Friday, 17 January 2020, 6:15 - 7:00 pm
Learning from Publishing
Roundtable with Lucie Kolb (artist and author), Tania Prill (graphic designer and professor of typography, Hochschule der Künste Bremen) and Robert Lzicar (designer, and head of MA Design, Hochschule der Künste Bern) (in German).
Introduction and moderation: Andreas Vogel
As part of “We publish”, various courses were held at the Hochschule der Künste Bern HKB and at the Hochschule der Künste Bremen, where students worked with the archive in various ways: Under the title “We publish: visits to the archive, guest lectures, discussions”, Lucie Kolb introduced the history of self-publishing; In the Y-Toolbox “Andere Öffentlichkeiten (Other Public Spheres)” she and the students examined how our language is often unconsciously based on professional or disciplinary conventions. In the seminar “We publish… now as a film…”, the students, led by Asli Serbest and Tania Prill, negotiated the relationship between the media of print and film, produced different connections, stories and translations between the two media and put them - in motion - in the room. In Robert Lzicar’s seminar on the history of visual communication, the students developed questions about the content, form, production and distribution of historical publications from the “We publish” collection, researched historical data, facts and relationships and answered them in the form of a story.
Based on the experiences from these courses, the roundtable will discuss how and what can be learned from dealing with publishing and those that have been published. What potential do publication projects have for the education and development of students? How can self-publications be researched? The roundtable would also like to contribute to the discussion about the nature of art schools, in which not only learning content but also questions about the organisation and the institutional framework are up for discussion.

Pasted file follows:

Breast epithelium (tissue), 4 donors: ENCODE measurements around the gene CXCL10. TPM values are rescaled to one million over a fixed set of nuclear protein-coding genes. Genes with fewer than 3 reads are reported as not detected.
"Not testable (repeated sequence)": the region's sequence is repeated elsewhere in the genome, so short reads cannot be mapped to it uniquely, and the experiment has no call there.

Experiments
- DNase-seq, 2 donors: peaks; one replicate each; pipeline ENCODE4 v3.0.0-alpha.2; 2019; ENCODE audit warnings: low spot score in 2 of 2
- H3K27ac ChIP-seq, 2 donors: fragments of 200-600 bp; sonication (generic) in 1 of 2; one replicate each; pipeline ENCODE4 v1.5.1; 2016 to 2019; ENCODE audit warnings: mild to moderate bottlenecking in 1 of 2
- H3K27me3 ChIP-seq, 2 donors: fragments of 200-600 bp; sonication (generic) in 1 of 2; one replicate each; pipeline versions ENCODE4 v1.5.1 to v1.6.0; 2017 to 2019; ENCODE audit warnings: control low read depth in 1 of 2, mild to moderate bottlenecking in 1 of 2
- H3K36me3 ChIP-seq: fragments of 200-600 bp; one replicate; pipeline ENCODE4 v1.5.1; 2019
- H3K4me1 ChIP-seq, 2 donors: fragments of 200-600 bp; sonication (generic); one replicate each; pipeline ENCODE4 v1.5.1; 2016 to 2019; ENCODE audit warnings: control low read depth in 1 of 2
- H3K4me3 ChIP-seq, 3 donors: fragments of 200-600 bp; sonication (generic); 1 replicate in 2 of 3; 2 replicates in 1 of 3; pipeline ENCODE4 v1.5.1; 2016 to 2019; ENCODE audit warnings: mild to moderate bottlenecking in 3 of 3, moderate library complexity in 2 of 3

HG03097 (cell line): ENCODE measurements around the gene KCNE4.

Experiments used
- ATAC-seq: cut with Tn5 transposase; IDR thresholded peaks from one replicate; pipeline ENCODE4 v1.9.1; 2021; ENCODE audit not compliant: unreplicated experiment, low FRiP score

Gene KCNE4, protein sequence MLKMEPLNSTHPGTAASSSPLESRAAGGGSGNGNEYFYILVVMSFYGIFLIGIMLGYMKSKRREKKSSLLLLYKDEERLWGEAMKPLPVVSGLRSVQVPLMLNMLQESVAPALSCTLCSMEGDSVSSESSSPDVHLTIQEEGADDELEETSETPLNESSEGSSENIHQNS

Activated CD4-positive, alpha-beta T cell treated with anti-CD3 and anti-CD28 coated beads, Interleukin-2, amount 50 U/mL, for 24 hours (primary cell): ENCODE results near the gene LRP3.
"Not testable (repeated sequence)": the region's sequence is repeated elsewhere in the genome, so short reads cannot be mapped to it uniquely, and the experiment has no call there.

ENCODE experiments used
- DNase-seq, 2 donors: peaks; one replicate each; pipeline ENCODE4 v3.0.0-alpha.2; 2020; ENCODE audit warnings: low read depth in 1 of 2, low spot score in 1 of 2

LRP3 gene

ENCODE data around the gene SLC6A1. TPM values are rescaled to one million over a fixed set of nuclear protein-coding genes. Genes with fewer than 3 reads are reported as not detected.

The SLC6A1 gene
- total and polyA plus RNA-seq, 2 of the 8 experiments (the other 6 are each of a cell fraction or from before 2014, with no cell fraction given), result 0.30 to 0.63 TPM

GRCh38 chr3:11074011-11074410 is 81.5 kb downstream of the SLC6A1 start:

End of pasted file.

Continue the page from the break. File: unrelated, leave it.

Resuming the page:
Lucie Kolb is an artist, author and editor of Brand-New-Life magazine. In 2017 she completed her doctorate at the Academy of Fine Arts Vienna on artistic publishing strategies since 1960 and researches at the Institute for Experimental Design and Media Cultures Basel in the “Institutions as a Way of Life” project funded by the Swiss National Science Foundation (SNSF) on the legacy of institutional criticism. In addition, she publishes regularly on self-publishing, training and art criticism, most recently the monograph “Studium, nicht Kritik” (2017).
Tania Prill is a graphic designer (Studio Tania Prill, Zurich) and heads the HfK master studio “School of Visual Combinations”. Recent publications: Unter dem Radar – Underground- und Selbstpublikationen 1965–1975 (Under the Radar - underground and self-publications 1965–1975) (2016, ed. With Annette Gilbert and Jan-Frederik Bandel), Typografie als künstlerisches Ereignis(Typography as an Artistic Event) (2016, ed. with Michael Glasmeier), MONEY (2015, with Alberto Vieceli and Sebastian Cremers). Tania Prill was a professor of communication design at the Hochschule für Gestaltung Karlsruhe (HfG) and has been a professor of typography at the Hochschule der Künste Bremen (HfK) since 2010, where she coordinates the AIP archive of independent publishing.
Robert Lzicar is a designer, professor and researcher. He teaches design history at the HKB, heads the MA design and coordinates the design history research field. He organised the Mapping Graphic Design History symposium in Switzerland (2014), published a publication of the same name (2016, edited by Davide Fornari) and coordinates the research project Swiss Graphic Design and Typography Revisited, funded by the Sinergia program of the Swiss National Science Foundation (SNF) (since October 2016).
Friday, 17 January 2020, 7:00 pm